The hubbub about Lansing Mayor Andy Schor’s special pot of money he uses to dole out charitable gifts and other odds and ends looks like it can be put to rest for now.
The first-term mayor’s team recently filed with the Internal Revenue Service a complete accounting of the money going in and out of the Schor Lansing Fund, a “527” fund that had flown under the radar until earlier this year.
For the first half of 2019, the Schor Lansing Fund reported raising $23,224 from entities like the UAW, the carpenters’ union, Blue Cross Blue Shield of Michigan, the Miller Canfield PAC and public relations firm Martin Waymire.
The fund spent $12,320 on such things as the sister city program, the Refugee Development Center, Special Olympics and Lansing for Cesar Chavez. (“Schoring Up Lansing” would have been a been “punny” for the fund, but they went traditional with the name).
Anyway, the news here is that Schor’s team appears to have gotten in the habit of regularly filing these reports and listing out the expenditures for all to see, as former Mayor Virg Bernero had done previously.
Led by City Pulse, news outlets blew the whistle on the fund back in February when it was discovered the fund raised more than $170,000 in 2018 to cover inauguration expenses — among other things — but it wasn’t reported to the IRS.
Schor said he wasn’t trying to hide anything. When City Pulse and other media outlets asked about it, the mayor provided a full accounting of the spending and giving.
The issue is that federal rules require that 527s, which are not an uncommon for politicians, only be reported to the IRS when they raise $25,000 or more a year. A complete listing of contributors and expenditures is required when it raises $50,000 or more a year.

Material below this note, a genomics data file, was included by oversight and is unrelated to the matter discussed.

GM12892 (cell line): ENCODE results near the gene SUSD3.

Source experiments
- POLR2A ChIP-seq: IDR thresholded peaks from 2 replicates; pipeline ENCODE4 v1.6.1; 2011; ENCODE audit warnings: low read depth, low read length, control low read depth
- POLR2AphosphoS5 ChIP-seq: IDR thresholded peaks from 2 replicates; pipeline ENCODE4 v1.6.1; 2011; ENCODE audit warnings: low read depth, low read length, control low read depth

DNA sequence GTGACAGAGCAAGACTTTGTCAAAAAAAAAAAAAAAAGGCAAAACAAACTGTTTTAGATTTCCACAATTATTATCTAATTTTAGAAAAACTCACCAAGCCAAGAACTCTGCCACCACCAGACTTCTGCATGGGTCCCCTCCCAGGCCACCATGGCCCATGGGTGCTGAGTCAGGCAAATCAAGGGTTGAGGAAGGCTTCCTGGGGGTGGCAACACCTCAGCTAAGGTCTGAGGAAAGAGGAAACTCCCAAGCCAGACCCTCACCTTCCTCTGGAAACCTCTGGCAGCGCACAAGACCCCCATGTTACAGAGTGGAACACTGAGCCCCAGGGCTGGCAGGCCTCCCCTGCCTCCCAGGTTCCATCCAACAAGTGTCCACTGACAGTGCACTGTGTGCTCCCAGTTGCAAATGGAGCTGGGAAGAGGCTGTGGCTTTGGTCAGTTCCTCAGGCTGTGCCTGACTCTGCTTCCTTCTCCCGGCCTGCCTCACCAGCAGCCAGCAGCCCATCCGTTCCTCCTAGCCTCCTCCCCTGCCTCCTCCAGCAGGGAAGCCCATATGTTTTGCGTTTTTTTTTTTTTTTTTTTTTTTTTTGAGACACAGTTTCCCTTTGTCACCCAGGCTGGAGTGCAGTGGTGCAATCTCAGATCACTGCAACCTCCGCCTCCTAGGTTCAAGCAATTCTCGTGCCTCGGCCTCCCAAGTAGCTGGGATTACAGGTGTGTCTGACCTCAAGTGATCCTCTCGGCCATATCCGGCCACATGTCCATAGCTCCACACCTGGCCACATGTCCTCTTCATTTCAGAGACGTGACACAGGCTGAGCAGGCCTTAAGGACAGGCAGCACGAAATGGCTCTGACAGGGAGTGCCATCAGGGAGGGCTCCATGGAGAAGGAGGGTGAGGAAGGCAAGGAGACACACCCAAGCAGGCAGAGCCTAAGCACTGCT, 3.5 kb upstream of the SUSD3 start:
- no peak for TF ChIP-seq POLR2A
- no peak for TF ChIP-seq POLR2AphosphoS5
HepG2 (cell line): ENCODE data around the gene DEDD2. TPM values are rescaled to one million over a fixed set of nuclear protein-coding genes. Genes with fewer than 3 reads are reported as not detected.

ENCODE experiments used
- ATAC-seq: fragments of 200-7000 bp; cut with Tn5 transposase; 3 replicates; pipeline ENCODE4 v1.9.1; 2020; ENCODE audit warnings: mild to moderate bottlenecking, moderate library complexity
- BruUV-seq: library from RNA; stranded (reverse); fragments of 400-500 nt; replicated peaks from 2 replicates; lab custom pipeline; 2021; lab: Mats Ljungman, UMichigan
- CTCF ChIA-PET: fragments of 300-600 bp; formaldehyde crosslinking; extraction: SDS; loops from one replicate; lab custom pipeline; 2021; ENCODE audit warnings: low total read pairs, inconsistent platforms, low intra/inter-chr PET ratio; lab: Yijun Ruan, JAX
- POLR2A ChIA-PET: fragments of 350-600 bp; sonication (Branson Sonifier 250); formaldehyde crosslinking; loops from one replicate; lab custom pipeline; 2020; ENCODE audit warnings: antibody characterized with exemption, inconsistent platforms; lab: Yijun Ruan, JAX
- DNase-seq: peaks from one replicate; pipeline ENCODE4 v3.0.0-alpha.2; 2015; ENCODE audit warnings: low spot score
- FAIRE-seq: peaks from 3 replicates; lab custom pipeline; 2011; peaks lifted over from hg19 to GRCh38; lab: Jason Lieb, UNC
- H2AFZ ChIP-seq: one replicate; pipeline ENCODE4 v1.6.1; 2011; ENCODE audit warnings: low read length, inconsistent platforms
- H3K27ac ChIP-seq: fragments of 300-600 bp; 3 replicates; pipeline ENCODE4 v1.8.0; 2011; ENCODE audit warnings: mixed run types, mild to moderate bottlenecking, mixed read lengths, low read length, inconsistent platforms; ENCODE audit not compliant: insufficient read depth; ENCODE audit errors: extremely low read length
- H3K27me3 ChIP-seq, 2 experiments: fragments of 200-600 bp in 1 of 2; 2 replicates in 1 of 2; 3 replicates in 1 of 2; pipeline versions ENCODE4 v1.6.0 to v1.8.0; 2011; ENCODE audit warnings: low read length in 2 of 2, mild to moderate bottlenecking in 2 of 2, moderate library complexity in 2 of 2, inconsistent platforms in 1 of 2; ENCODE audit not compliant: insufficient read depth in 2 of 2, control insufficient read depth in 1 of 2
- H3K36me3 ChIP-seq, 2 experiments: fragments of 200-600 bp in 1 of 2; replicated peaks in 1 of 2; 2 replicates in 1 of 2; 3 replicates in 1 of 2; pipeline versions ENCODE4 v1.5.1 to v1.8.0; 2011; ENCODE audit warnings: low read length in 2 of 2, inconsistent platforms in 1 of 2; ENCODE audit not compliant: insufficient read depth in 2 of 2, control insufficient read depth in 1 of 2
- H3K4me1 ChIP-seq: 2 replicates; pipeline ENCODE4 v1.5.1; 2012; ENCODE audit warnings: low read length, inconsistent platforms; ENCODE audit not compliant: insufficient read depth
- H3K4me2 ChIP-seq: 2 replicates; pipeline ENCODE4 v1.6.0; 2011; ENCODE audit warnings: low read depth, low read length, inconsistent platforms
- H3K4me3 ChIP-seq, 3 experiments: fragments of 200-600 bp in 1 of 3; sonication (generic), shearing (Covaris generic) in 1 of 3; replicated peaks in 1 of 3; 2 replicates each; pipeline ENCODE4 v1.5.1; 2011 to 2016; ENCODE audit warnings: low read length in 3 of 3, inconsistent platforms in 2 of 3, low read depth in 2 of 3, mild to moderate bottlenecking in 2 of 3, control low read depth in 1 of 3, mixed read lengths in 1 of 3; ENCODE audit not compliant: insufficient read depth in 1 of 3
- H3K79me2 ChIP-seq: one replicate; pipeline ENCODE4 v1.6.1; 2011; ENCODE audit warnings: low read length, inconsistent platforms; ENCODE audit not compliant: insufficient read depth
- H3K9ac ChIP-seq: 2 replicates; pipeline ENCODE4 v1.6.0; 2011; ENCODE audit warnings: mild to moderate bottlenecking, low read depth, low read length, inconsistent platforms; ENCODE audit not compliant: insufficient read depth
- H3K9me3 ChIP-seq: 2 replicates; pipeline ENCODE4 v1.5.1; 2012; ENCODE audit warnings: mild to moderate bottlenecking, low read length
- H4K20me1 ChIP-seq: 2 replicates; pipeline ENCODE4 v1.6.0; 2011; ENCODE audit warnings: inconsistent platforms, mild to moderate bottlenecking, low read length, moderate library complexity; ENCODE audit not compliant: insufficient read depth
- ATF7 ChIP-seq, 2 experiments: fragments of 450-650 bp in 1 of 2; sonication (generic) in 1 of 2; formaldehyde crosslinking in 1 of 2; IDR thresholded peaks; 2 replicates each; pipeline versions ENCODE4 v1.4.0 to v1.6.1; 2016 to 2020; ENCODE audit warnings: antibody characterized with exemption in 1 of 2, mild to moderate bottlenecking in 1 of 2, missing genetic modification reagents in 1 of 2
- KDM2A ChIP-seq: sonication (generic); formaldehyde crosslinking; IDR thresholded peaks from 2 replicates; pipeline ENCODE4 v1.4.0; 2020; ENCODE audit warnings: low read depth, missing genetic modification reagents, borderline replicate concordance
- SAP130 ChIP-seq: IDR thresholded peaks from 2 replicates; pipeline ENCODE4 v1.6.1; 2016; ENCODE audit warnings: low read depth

When Schor was a state representative and the fund only raised $6,000 or so, the fund’s leaders didn’t bother reporting. But when he became mayor, things changed. The level of interest in the fund skyrocketed and he should have reported (which he disputed).
The Schor Lansing Fund ended up filing organizational papers with the IRS in March 2019 and the required reports trickled in throughout the spring. Copies of those reports gradually began to appear on the IRS’ website.
The most recent report, for the first six months of 2019, shows the Schor Fund raising and spending under the $25,000 threshold, but Schor is filing and releasing details on the giving and receiving, anyway, in the spirit of transparency, he said.
As of this point, the IRS has not penalized the Schor Lansing Fund, and it’s not clear that it will.
“There was some confusion initially whether we had to file or not,” he said. “Ultimately, we decided we would file since we were releasing the details of it anyway.”
Schor said he’s not independently wealthy and he receives “a lot of requests” for charitable donations and the 527 is a way to stay engaged and help.
Among the other names of those listed as contributors for the first half of 2019 are former Lansing Mayor David Hollister ($100), Board of Water & Light General Manager Richard Peffley ($1,000), City attorney James Smiertka ($500) and former Republican state Rep. Mike Callton of Nashville, Mich.
Eight attorneys and their firms gave more than $3,500 combined. Seven listed lobbyists gave a little more than $2,500 combined.
“We’ve had citizens, labor, business, a variety of people contribute. Anyone who wants to give to the Schor Lansing Fund are welcome,” he said. “There’s nothing hidden about it. There are some people who want to contributed to my political campaign and there’s others who want to support me as mayor. I appreciate anyone who was willing to contribute, whether they are a citizen or a business entity.”
(Kyle Melinn, of the Capitol news service MIRS, is at email@example.com.)